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Teachers preparing to strike yet again
SWINDON faces a day of disruption next month as a number of unions across several professions are planning strike action.
The country’s biggest teaching union, the National Union of Teachers (NUT), has announced it is striking on July 10 to coincide with potential action by local government workers.
Unison, GMB and Unite will be balloting their members over taking action on that day as they are angry at a Government pay offer.
It will be the third action carried out by the NUT since last October and it is likely to cause disruption for parents.
In March, several Swindon schools were forced to close while others were only partially open.
The union is in disagreement with the Government over wages and workloads, saying it is defending the future of the profession.
Andy Woolley, South West regional secretary of NUT, said: “The Government is still failing to make progress on our trade dispute over teachers’ pay, pensions and workload.
“The talks are still only about the implementation of Government policies, not about the fundamental issues we believe to be detrimental to education and the profession.
“For teachers, performance-related pay, working until 68 for a full pension and a heavy workload for 60 hours a week, is unsustainable.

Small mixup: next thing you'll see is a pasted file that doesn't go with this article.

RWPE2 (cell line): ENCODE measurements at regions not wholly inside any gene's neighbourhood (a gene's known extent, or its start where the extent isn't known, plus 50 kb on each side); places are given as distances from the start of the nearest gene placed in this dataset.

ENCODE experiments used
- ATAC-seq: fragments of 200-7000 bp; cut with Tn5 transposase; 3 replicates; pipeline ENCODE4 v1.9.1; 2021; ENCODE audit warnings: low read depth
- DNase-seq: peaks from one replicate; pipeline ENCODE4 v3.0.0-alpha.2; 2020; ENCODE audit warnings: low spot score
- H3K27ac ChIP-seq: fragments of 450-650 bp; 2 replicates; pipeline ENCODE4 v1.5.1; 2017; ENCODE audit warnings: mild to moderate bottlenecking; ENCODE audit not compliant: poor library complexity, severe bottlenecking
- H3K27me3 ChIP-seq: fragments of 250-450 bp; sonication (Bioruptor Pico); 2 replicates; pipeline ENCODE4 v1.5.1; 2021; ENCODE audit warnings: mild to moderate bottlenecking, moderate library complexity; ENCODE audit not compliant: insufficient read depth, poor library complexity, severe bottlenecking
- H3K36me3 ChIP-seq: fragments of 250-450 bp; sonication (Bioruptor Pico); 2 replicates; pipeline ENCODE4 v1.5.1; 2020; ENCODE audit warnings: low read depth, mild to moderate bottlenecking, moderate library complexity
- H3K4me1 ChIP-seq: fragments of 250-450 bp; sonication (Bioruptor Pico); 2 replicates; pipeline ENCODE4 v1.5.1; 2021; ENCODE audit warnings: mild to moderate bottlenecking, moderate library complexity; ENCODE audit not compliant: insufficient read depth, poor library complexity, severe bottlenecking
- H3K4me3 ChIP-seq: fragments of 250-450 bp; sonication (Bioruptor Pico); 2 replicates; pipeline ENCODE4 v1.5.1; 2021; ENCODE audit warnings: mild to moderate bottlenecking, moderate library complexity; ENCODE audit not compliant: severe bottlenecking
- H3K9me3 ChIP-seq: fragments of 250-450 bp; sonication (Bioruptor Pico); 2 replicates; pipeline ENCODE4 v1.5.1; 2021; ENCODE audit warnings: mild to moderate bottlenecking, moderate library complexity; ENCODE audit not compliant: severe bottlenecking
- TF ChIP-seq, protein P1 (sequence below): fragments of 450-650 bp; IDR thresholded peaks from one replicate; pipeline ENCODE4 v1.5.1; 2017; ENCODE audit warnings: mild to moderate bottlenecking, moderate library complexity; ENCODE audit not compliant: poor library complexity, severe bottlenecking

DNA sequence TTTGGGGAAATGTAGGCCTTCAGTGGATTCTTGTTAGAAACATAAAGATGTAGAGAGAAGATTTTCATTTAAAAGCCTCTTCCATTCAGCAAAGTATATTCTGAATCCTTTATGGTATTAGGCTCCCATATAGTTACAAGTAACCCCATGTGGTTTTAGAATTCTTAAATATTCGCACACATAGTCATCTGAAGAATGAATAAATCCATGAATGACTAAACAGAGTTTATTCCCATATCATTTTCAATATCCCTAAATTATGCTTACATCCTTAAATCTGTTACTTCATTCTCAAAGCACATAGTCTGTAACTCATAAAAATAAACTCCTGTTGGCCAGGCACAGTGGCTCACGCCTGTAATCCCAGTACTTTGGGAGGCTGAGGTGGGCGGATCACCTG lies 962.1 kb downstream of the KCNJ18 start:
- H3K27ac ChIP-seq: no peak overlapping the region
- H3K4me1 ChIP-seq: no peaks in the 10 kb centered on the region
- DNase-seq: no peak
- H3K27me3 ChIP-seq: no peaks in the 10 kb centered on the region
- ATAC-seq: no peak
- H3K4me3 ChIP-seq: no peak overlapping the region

“This action is the responsibility of a Government and Education Secretary who are refusing point blank to accept the damage their reforms are doing to the teaching profession. The consequences of turning teaching into a totally unattractive career choice will most certainly lead to teacher shortages.
“Strike action is a last resort for teachers and we deeply regret the disruption it causes parents and pupils. This date has been chosen to cause minimum disruption to examinations.”
The potential strike by local government workers comes after the unions rejected the Government’s offer of a pay increase.
The National Employers’ offer is for increases of between 1.25 and 4.66 per cent for those on the bottom six pay points and one per cent for the remainder of employees, while chief officers have not been offered a pay increase.
Swindon Council offered its workers the same deal and have budgeted for it but it will not be implemented while the union is still in discussions with the Government.
The Government is in dispute with a number of unions over issues such as pay, pensions and reforms to services.
Over the weekend the Fire Brigades’ Union went on strike, the 14th such action in a long-running dispute about proposed changes to pensions. While no more strikes are planned by the union at this stage, no agreement has been reached.
There have also been a number of strike actions by the National Association of Probation Officers who are fighting plans to outsource much of their work to the private sector.
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